The Trunk at Hillsdale

As you may have noticed, the Trunk has been out of commission for a day or two. He’s been at Hillsdale College to give a speech for the college’s Convocation. He’ll be back in the morning, but in the meantime, let’s welcome him home with a couple of photos that were sent in by Jonathan Walker, a Hillsdale student and photographer for the college’s yearbook. The first one shows Scott either before or after his speech–after, I’m guessing, from his relaxed demeanor:
Here he is, giving his Convocation speech:
Maybe when he returns, the Trunk will let us know what he said.
REPORTING LIVE FROM HILLSDALE COLLEGE: This morning I spoke at the spring convocation at Hillsdale College in Hillsdale, Michigan on our experience in the Rathergate story. The convocation honored the graduating senior class, passed the gavel to the junior class, and named the distinguished teacher of the year — Biology Professor and college Dean Francis Steiner. Checking the email tonight, I find the kind message from student Jonathan Walker who wrote to say he enjoyed the question-and-answer session I held this afternoon with the college Republicans. Jonathan is also the photographer for the college yearbook and kindly forwarded the photographs of me above, which I am unable to post from the computer on which I’m working in the lobby of the college’s Dow Center. Thanks to John for posting them.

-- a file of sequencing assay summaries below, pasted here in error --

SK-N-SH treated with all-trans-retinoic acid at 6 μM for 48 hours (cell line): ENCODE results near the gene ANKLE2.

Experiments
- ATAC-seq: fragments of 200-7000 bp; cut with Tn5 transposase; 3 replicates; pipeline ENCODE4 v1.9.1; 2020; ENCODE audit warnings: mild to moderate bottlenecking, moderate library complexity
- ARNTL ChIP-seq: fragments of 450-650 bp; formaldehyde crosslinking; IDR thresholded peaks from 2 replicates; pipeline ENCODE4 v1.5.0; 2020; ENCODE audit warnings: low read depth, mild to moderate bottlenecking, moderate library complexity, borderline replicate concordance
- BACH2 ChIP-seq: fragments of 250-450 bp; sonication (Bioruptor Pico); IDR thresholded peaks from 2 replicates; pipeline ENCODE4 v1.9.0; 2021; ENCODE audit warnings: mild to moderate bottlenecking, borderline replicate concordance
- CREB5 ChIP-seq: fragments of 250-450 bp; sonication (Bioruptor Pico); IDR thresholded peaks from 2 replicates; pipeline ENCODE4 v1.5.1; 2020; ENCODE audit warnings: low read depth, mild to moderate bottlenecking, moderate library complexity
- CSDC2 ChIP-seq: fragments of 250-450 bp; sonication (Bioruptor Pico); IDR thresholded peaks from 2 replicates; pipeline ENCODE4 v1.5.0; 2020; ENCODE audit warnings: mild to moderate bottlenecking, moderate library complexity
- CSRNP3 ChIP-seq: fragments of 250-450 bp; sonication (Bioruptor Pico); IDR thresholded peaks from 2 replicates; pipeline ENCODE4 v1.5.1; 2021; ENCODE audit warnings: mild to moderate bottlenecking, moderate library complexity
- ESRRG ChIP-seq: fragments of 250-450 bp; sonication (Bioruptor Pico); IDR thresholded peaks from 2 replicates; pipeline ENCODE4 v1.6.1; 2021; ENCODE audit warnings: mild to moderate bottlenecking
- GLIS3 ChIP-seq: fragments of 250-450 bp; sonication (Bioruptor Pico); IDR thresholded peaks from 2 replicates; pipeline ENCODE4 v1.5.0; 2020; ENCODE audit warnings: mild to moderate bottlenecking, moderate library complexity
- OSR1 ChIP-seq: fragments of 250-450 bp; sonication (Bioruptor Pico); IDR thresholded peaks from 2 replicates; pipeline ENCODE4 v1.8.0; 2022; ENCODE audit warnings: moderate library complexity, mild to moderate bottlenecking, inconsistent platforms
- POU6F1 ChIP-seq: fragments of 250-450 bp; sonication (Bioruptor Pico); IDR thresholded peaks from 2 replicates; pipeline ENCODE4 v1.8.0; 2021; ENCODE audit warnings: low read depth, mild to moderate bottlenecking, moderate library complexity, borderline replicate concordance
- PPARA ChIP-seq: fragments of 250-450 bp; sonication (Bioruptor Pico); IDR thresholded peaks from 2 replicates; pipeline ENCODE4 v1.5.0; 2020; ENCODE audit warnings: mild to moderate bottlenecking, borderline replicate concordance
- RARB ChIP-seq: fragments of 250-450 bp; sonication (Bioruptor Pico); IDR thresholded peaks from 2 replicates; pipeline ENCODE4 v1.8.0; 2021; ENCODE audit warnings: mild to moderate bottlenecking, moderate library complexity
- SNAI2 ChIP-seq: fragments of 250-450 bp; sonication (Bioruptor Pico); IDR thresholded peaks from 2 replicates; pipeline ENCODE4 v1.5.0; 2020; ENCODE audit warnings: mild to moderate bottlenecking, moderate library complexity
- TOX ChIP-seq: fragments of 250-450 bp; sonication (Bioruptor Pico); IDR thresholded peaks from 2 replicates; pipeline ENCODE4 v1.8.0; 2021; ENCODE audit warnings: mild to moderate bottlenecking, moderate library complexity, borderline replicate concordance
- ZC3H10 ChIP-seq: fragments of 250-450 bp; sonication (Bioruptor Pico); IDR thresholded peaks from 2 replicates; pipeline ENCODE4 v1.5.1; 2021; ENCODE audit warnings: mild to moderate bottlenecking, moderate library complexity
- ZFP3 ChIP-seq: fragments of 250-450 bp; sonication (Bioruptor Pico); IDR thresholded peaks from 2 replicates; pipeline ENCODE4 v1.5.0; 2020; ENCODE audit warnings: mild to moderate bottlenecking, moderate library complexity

At Hillsdale I have been the guest of my friend President Larry Arnn, who invited me to speak at convocation. President Arnn sits next to me to the left in the picture above just before I gave my talk — both halves of “The 61st Minute” talk that John and I have been giving as a team since last October, modified for the occasion. The students, faculty, administrators and guests of the college could not have been warmer or more receptive.
I have not previously visited Hillsdale College. It is a historic and inspirational institution, one of two colleges in the country that accepts no federal aid for the purposes of maintaining its institutional independence. The college takes pride in its founders, in their connection to the founding of the Republican Party in nearby Jackson, Michigan (please don’t send the arguments to me on that subject), and on its connection to the Union cause in the Civil War, among many other things. The college owns one of the few original images of Frederick Douglass, who visited the campus and gave a speech here in 1863, a copy of which hangs in the lobby of Dow Center.
This evening Professor Paul Rahe of the University of Tulsa spoke on the issue of Thomas Jefferson and Sally Hemings. Professor Rahe is the author of the astouding three-volume history Republics Ancient and Modern. Professor Rahe held a packed room of at least 200 students spellbound for two hours, laying out the evidence on both sides of the issue and withholding judgment until the last paragraph of his remarkable speech. Professor Rahe was a member of the Thomas Jefferson Scholars Commission (click here for background on the commission and access to its report). All in all, an exhilarating day.


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